Biography: Still a shadowy figure, but clearly an artist of great talent, Ælfred Fahey was born in 1876 or 1877, the son and grandson of artists of Irish origin who both exhibited at the Royal Academy and elsewhere. James Fahey (1804-1885) was a portrait and landscape painter, and a founding member of the Royal Institute of Painters in Water Colours, while Edward Henry Fahey (1844-1907) painted both landscape and genre compositions, including Mirah, a subject from George Eliot's Daniel Deronda (1888, Royal Academy).
The census of 1881 records Edward Fahey, by then a widower, living in London with his aunts and his three young children, of whom the second was Alfred, recorded as being four years old. The amended name of Ælfred seems to have been adopted for Fahey's career as a painter, which began with study at the South Kensington and the St. John's Wood School of Art. He was exhibiting as early as 1896, with The Conception of the Cross and The Old Infirmary Garden, Westminster, presumably oil paintings (location unknown). As an assistant in the studio of the sculptor Alfred Gilbert (1854-1934), Fahey also studied the work of Van Eyck and other northern Old Masters in Antwerp, Ghent, and Bruges, where Gilbert had gone in 1901 after becoming bankrupt. Gilbert's daughter Charlotte (Caprina) eloped (against her parents' wishes) with Fahey from Bruges, and they were married in London in November 1901; Caprina's sister Mary had married Fahey's elder brother John in the previous year.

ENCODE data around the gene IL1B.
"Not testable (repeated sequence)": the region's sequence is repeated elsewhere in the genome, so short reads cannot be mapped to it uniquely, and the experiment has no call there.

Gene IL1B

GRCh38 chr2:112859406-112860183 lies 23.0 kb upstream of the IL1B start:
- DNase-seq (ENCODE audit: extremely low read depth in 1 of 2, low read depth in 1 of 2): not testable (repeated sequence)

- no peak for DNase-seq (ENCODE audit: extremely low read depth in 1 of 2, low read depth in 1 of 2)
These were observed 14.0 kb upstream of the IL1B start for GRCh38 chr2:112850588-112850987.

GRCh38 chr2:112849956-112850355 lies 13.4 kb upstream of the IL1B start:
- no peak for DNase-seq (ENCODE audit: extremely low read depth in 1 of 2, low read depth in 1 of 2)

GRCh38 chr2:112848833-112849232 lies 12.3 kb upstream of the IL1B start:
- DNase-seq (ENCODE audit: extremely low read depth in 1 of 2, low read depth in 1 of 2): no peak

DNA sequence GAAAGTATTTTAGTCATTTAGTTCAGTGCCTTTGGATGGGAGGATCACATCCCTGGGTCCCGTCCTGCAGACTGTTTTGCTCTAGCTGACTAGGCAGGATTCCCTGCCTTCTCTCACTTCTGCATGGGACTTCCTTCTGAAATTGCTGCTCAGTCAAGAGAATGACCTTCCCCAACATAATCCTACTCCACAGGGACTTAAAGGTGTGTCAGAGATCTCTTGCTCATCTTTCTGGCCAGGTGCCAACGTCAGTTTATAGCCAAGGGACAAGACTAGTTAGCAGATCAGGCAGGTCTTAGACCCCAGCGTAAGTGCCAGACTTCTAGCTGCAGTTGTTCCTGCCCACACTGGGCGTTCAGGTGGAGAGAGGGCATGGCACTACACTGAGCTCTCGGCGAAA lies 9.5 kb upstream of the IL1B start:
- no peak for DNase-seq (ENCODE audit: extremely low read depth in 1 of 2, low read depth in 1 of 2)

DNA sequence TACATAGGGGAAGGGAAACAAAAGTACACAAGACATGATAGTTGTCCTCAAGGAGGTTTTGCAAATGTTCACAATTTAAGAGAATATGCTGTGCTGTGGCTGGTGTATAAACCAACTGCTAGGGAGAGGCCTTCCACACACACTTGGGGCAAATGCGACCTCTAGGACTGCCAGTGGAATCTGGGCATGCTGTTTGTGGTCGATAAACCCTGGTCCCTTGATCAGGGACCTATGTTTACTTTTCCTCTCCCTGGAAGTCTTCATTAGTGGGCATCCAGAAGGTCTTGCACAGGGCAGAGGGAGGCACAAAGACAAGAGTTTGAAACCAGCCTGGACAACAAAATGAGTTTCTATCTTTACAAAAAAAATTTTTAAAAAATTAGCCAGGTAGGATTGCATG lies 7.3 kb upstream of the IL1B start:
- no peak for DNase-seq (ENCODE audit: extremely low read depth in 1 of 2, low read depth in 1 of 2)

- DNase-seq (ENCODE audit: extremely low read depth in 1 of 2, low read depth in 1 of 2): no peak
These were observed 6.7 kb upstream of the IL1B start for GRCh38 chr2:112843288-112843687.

All three of Fahey's Royal Academy exhibits in 1902 were metal-point drawings of Bruges, and a subsequent exhibition of mostly architectural metal points, at Montague Fordham's gallery in Maddox Street in 1903, elicited the only known review of his work, in The Magazine of Art: this included the comment that he "is not so well known in England as in Germany, where his studies of Berlin street life have attracted a good deal of attention." An exhibitor at several other institutions, including the Royal Birmingham Society of Artists and the Royal Hibernian Academy, he is known to have been living in 1909 at Ockham Mill, Woking, Surrey. After that date, however, no further trace of him can he found.
From "Biography of Aelfred Fahey (1876 or 77- after 1909)" by Stephen Wildman, in 'Waking Dreams: The Art of the Pre-Raphaelites from the Delaware Art Museum' (Alexandria, VA: Art Services International, 2004), p. 361.